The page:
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Panthers objected to two late calls in Browns comeback win


CHARLOTTE — The Panthers had plenty of opportunities to not be in the position they were in and plenty of chances to not let the Browns kick a game-winning field goal with eight seconds left.

But in the aftermath of their 26-24 loss to the Browns Sunday, they also had questions about a couple of calls on the final Cleveland scoring drive.

After Eddy Piñeiro's 34-yard field goal gave the Panthers a 24-23 lead with 1:13 left and the subsequent touchback, the Panthers had the Browns backed up at their own 25 with a chance to secure a dramatic comeback win.

But defensive end Brian Burns was flagged for a roughing the passer penalty on the first play of that drive, giving the Browns 15 yards with a stopped clock.

Running back Christian McCaffrey called the roughing the passer "a horrid call," and he was not alone in that opinion in the Panthers' locker room.

Head coach Matt Rhule was more polite about it, but it was clear he did not agree with the decision announced by referee Brad Rogers.

"The new rule in the NFL, as it was explained to me and the best I know, that defensive linemen, grazing to knock the ball, if they make contact with the quarterback's helmet this year, it's not a foul, it has to be forcible," Rhule said. "Burns drove the tackle back into him and extended his hand out, I expected that to not be a foul, and it was called a foul."

In a pool report, Rogers said, "it was called because there was forcible contact to the head and neck area."

Burns said he hadn't seen the play in question when he talked to reporters in the locker room, but he didn't believe it was forcible.

As he rushed Browns left tackle Jedrick Wills, Wills fell backward into Browns quarterback Jacoby Brissett.

"We've had meetings on that to understand the new rules," Burns said. "My understanding was that if it wasn't blatantly like you said, forcible, they wouldn't call it. But I haven't seen the play yet, so I don't know exactly what happened.

"I know I was in a bull rush, I was moving the guy back, and they fell. That's all I know."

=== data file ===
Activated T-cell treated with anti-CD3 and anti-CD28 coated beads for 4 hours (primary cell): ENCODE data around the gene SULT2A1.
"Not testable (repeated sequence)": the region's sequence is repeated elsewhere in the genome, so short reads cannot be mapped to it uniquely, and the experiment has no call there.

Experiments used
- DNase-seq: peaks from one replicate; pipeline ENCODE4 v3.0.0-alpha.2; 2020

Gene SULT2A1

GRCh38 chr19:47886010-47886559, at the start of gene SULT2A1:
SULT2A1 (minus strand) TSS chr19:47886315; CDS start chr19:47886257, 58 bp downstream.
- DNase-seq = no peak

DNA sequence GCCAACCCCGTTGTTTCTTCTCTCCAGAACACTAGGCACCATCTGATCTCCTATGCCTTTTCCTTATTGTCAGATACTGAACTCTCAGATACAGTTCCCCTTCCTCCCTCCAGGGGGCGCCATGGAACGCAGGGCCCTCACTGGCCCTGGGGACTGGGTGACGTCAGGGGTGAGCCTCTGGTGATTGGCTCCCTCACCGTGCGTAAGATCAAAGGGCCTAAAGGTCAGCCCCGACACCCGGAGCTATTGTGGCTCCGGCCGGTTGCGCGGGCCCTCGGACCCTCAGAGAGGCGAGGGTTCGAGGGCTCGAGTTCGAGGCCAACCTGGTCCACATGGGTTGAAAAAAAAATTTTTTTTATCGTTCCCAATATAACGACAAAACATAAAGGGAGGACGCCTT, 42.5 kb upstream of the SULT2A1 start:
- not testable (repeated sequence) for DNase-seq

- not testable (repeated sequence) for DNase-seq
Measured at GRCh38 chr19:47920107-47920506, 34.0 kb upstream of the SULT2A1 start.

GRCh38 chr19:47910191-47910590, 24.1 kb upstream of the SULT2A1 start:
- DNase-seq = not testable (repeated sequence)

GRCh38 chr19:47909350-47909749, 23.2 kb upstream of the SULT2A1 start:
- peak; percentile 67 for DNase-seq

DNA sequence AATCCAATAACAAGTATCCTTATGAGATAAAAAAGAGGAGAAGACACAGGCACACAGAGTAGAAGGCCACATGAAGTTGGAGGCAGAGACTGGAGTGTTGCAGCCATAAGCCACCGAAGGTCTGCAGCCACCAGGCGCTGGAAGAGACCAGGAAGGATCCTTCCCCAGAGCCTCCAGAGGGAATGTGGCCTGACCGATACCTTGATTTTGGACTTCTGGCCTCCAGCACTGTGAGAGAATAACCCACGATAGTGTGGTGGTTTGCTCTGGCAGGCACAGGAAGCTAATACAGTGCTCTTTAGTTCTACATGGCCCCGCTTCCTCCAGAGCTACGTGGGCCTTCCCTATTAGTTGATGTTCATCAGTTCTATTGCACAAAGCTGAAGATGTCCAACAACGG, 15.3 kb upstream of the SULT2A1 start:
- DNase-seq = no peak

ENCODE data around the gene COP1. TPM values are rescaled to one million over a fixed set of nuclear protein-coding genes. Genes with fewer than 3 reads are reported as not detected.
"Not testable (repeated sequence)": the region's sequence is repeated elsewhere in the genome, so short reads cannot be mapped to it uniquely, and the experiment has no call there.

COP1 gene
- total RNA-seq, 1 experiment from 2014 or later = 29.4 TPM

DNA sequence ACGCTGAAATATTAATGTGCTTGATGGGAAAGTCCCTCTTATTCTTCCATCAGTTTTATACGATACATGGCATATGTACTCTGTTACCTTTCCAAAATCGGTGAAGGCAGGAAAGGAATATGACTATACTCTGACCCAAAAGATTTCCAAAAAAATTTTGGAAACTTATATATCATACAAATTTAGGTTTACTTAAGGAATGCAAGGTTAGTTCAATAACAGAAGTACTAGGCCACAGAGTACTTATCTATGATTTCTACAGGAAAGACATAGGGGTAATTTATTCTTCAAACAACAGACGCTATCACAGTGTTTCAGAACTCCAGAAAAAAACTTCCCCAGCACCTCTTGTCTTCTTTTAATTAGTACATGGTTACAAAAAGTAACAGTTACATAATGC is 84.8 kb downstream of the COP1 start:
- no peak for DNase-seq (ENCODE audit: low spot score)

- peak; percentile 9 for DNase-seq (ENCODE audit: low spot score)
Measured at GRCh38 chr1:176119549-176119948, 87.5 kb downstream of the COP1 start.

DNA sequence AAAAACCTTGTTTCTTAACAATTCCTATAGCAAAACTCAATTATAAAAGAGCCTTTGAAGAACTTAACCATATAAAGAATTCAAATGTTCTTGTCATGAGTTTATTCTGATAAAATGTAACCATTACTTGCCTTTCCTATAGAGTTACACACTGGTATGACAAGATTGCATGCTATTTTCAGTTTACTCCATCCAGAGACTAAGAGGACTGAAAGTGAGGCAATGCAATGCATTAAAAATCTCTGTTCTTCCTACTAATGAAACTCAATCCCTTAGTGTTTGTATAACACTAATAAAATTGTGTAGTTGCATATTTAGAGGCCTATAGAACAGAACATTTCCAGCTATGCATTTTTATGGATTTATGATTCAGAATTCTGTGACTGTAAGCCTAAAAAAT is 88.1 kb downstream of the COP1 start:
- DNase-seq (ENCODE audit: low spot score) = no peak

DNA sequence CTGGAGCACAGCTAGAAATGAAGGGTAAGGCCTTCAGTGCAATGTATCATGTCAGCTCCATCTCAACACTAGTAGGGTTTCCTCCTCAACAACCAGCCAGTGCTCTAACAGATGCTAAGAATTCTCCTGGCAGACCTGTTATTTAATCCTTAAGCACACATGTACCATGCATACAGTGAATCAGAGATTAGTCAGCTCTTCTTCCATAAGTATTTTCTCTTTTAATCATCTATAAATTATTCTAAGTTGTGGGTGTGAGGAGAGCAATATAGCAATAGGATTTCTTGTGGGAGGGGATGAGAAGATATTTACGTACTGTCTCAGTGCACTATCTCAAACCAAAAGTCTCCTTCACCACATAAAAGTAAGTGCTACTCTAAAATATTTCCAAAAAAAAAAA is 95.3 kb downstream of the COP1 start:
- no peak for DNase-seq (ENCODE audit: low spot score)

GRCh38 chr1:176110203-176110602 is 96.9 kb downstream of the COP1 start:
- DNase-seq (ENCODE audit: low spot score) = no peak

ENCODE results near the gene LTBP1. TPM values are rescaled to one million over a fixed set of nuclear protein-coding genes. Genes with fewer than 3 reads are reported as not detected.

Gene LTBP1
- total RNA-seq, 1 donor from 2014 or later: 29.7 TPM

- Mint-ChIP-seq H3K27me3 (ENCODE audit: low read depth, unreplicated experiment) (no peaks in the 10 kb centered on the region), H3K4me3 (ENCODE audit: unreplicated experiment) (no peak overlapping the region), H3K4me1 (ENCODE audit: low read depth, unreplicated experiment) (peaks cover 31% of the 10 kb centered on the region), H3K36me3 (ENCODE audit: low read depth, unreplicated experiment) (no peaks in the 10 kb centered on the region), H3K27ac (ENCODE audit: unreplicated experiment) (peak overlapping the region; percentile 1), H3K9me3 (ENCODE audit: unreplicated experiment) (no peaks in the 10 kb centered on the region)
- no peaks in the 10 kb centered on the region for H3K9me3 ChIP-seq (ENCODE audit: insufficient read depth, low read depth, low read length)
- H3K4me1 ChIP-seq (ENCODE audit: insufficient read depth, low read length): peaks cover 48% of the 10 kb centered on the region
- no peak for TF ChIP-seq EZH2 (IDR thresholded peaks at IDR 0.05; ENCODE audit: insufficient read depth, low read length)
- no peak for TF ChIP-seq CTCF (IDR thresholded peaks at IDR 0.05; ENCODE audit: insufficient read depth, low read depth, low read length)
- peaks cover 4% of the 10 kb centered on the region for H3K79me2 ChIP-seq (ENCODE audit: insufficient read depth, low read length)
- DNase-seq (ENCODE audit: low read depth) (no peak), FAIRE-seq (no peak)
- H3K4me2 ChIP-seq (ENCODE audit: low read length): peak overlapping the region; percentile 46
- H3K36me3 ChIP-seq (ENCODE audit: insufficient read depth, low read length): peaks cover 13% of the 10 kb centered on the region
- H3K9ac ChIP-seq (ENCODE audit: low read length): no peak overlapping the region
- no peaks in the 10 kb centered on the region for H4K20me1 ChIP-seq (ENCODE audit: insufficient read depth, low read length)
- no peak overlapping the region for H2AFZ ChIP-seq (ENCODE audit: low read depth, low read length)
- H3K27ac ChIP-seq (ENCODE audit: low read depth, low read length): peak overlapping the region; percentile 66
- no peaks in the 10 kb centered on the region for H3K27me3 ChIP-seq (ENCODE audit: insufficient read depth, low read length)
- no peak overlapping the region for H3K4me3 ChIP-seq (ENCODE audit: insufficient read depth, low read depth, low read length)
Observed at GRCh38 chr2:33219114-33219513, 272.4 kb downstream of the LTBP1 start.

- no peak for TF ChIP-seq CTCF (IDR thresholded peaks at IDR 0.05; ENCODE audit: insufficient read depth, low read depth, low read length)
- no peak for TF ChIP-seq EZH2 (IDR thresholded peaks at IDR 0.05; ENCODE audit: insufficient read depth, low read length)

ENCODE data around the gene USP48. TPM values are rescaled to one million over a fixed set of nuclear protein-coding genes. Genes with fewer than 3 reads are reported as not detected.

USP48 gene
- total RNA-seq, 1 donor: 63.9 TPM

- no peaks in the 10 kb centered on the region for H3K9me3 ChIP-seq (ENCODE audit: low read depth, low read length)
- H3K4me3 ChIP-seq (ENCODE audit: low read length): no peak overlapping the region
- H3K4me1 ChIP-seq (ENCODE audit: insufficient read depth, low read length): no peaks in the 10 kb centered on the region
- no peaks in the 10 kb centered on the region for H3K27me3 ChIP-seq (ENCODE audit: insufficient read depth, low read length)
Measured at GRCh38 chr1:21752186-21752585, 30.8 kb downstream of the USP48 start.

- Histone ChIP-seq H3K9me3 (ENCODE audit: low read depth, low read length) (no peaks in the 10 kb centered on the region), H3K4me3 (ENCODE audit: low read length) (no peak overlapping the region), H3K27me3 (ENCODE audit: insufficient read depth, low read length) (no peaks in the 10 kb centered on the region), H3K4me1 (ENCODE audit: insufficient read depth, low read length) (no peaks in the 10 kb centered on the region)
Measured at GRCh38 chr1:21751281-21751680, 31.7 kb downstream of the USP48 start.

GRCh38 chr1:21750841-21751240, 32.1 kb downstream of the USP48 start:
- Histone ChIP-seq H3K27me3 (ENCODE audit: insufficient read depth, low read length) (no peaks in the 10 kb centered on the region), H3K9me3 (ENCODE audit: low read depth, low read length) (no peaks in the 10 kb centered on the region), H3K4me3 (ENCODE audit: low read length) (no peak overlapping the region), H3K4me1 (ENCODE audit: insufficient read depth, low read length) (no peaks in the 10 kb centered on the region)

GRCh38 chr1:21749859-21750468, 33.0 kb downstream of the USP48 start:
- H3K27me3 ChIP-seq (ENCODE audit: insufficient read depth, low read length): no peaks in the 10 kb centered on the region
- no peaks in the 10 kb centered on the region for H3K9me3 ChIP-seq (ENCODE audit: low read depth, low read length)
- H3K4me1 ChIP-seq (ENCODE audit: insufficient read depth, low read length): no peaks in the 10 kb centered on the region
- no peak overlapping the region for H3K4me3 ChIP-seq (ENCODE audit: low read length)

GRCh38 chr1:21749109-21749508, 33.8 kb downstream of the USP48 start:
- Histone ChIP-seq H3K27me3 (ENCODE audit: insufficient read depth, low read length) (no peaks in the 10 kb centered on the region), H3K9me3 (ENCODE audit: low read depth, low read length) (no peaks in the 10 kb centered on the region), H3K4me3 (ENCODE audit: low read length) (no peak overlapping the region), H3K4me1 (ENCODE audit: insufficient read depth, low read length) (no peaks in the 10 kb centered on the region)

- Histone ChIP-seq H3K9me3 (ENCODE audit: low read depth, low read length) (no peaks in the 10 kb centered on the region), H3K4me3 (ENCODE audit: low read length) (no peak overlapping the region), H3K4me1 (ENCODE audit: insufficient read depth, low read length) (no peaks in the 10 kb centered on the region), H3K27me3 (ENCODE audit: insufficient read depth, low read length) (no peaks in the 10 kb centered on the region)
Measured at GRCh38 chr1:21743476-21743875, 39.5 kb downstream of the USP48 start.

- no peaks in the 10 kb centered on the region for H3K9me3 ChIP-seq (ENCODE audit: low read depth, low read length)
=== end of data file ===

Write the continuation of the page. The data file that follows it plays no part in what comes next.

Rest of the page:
"It wasn't forcible," defensive end Marquis Haynes said. "Burns went speed to power, the tackle hit the quarterback, and then it looked like Burns hit him. But we all know he went speed to power; he ran the tackle over, and the tackle hit the quarterback. What the referee saw, I don't know.

"I can't say much. They made the call. We'll look at it tomorrow, flush it, and get onto the next team."

Defensive tackle Matt Ioannidis also thought Burns pushed Wills into Brissett, making the contact look more convincing.

"My thing is, if Burns knocks that tackle into the quarterback, that's fair game," Ioannidis said. "I don't want to speak on the call. I thought it was a good rush by Burns; I thought it was a clean rush. It's unfortunate, it has an effect. And hopefully, we get clarity on that."

Safety Jeremy Chinn said he saw one quick replay on the scoreboard, and "it looked like he barely touched him, it looked like the offensive lineman was pushed into him."

"But I'm not going to say it's deflating because as a defensive mind, it's always, 'what's next, what's next, what's next.' But it definitely hurt us, for sure," Chinn continued. "Those are situations we practice a lot, but any time you give them yards, that's tough."

The Browns moved the ball another 20 yards, setting up rookie kicker Cade York's 58-yard field goal.

But there was another call that Rhule thought was going to change the outcome.

With 13 seconds left, Brissett appeared to step back and pump-fake before spiking the ball. Spikes have to be immediate, or else they're subject to being flagged for intentional grounding. That would have also caused a 10-second run-off, and the Browns would have had to throw a Hail Mary or another play.

"I started screaming, intentional grounding, 10-second runoff, the game's about to be over," Rhule said. "They obviously called it and changed it, and then it was told to me that he just pump-faked. . . .

"A lot of things at the end didn't go our way."

In the pool report, Rogers acknowledged that Brissett's "right foot stepped back," but said Brissett stepping back did not "disqualify the quarterback from spiking the ball, and we allowed him to do that by rule."

Again, there were so many other things the Panthers could have done a better job of before the Browns' final drive. They gained 21 yards on their first 20 plays, as quarterback Baker Mayfield struggled until the last few minutes of the first half. They allowed the Browns to run for 217 yards, controlling the clock and the pace of the game. Coupled with some third-down defense issues early, that left a Panthers defense on the field too long, and the ensuing fatigue appeared to be a factor.

Coupled with his own role in the late stages, that left Burns feeling conflicted.

"A little hurt inside," Burns said. "Not going to make, what's that saying, a mountain out of a molehill, I'm not going to make a big deal of it.

"But I am hurting inside because I felt like that game was for us; it was ours."

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